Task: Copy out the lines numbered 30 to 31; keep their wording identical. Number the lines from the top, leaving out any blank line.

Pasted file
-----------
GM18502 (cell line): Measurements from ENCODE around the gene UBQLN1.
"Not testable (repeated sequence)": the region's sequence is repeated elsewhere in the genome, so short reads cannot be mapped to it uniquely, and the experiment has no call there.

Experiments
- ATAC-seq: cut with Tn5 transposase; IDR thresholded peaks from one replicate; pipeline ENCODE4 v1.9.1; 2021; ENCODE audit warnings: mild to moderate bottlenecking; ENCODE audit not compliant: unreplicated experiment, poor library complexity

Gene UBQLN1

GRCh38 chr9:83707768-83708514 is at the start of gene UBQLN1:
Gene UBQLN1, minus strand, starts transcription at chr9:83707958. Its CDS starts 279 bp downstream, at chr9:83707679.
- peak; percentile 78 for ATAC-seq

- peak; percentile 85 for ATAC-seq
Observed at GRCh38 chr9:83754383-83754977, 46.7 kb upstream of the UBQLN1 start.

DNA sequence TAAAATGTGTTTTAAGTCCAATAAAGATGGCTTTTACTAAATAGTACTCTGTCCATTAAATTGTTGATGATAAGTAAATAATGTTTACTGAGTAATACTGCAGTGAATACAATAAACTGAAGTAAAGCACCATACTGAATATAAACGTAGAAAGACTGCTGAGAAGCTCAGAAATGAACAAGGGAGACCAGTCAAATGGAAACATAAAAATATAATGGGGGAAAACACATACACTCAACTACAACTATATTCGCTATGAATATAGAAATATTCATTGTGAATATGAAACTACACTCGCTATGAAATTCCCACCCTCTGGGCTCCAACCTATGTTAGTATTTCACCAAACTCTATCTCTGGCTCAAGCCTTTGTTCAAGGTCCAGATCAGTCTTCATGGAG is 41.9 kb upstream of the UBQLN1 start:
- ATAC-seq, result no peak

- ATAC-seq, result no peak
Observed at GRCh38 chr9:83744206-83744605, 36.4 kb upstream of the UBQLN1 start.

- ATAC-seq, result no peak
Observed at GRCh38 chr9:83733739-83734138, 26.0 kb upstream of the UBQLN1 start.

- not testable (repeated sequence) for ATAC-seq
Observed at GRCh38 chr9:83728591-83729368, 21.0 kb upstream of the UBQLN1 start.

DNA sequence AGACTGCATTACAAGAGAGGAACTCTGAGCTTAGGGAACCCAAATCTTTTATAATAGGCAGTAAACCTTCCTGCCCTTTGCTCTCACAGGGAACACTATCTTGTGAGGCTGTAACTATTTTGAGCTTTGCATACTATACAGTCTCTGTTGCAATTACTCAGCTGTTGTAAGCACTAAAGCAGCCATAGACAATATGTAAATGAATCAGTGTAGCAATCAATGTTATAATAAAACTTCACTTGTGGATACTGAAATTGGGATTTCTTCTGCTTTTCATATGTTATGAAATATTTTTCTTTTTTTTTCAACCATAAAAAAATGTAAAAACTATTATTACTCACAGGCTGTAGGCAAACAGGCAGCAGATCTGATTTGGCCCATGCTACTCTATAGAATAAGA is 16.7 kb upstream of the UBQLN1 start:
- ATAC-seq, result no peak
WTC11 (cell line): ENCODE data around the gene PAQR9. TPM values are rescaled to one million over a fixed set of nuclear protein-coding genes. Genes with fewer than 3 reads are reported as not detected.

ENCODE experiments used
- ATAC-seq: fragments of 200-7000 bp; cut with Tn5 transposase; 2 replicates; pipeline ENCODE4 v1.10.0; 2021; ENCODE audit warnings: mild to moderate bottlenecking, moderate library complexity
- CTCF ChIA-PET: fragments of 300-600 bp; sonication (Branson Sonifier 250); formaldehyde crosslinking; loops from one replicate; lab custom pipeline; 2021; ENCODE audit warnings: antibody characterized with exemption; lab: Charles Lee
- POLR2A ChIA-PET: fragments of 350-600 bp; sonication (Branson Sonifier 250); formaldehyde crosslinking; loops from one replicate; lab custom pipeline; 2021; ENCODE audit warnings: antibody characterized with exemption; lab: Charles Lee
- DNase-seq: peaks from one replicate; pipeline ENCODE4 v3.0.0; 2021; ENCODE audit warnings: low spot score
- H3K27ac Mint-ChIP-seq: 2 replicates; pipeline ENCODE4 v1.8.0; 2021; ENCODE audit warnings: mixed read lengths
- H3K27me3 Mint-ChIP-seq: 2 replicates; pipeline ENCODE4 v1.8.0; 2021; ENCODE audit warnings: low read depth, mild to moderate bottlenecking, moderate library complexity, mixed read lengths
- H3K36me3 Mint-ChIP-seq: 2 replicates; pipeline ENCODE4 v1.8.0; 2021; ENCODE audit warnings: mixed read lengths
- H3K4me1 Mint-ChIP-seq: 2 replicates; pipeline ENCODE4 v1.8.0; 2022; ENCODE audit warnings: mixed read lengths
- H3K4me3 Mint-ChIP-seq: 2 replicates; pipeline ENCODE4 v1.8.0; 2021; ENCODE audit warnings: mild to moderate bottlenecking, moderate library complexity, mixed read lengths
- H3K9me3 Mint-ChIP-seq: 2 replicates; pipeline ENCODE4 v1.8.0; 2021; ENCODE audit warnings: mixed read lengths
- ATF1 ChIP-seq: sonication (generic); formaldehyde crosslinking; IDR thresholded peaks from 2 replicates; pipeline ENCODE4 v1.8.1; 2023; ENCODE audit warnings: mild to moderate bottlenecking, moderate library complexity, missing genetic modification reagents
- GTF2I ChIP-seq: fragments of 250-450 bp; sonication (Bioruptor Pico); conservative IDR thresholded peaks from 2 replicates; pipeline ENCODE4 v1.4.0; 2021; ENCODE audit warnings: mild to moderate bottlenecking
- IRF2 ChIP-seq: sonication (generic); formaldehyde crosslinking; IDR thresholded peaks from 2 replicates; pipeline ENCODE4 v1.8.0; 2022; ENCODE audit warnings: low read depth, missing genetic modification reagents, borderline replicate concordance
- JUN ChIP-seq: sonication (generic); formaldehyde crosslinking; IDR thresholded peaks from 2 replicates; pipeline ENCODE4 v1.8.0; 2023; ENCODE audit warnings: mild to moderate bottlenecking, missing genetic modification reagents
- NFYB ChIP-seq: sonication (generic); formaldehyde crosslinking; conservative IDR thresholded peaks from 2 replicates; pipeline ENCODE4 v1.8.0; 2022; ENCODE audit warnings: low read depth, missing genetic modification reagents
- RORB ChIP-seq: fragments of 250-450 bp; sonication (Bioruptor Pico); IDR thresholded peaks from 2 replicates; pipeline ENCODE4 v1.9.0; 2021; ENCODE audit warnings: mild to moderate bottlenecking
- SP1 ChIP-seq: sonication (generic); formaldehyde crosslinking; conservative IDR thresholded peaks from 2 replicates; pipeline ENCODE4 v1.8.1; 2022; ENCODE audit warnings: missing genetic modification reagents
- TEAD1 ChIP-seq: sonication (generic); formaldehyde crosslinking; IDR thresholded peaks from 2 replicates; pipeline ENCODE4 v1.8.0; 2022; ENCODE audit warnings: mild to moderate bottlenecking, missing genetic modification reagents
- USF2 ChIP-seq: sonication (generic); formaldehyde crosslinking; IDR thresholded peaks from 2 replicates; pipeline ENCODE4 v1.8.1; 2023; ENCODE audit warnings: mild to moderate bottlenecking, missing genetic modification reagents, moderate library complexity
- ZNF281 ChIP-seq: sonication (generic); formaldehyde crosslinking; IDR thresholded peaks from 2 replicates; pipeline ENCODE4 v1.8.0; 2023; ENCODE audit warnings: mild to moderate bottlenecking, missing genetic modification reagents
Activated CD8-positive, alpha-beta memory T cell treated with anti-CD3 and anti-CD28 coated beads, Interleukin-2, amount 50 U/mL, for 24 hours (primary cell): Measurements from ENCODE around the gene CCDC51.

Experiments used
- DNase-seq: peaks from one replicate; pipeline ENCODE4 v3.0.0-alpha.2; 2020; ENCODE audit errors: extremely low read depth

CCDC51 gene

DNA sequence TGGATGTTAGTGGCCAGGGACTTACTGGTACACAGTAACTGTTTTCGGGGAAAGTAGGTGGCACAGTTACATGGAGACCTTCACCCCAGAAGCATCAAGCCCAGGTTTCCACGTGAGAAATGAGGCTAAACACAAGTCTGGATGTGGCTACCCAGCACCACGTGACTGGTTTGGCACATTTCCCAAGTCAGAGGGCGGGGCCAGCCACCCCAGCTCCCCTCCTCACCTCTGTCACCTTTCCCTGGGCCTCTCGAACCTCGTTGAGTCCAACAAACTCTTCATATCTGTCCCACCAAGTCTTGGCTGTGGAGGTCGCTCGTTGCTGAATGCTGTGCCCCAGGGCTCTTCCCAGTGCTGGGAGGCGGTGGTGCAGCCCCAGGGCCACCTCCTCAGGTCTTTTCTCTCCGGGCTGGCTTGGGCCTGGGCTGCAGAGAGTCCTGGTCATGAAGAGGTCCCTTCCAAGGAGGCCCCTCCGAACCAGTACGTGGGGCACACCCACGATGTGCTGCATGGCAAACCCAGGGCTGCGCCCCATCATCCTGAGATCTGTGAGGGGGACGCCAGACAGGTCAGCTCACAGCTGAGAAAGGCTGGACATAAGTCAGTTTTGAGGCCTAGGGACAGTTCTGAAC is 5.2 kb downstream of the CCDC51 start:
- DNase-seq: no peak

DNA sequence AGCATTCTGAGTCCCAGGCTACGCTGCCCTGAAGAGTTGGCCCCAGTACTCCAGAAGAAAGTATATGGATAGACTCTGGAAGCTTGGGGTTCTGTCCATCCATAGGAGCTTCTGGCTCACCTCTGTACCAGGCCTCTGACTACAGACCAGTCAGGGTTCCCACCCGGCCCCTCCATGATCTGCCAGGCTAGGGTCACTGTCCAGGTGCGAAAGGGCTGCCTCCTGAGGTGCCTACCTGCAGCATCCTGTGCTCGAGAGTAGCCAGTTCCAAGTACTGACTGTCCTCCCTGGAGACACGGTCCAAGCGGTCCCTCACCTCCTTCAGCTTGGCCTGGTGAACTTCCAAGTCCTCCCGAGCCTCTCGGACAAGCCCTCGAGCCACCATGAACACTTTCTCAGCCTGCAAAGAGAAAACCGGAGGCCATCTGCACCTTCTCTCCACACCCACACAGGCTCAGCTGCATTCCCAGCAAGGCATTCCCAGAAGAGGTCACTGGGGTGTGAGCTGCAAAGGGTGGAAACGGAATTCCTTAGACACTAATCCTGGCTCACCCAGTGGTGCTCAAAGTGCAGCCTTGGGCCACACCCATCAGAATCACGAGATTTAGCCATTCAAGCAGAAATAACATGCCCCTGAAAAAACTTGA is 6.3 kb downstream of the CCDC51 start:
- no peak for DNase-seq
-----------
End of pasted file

- H3K4me1 Mint-ChIP-seq: 2 replicates; pipeline ENCODE4 v1.8.0; 2022; ENCODE audit warnings: mixed read lengths
- H3K4me3 Mint-ChIP-seq: 2 replicates; pipeline ENCODE4 v1.8.0; 2021; ENCODE audit warnings: mild to moderate bottlenecking, moderate library complexity, mixed read lengths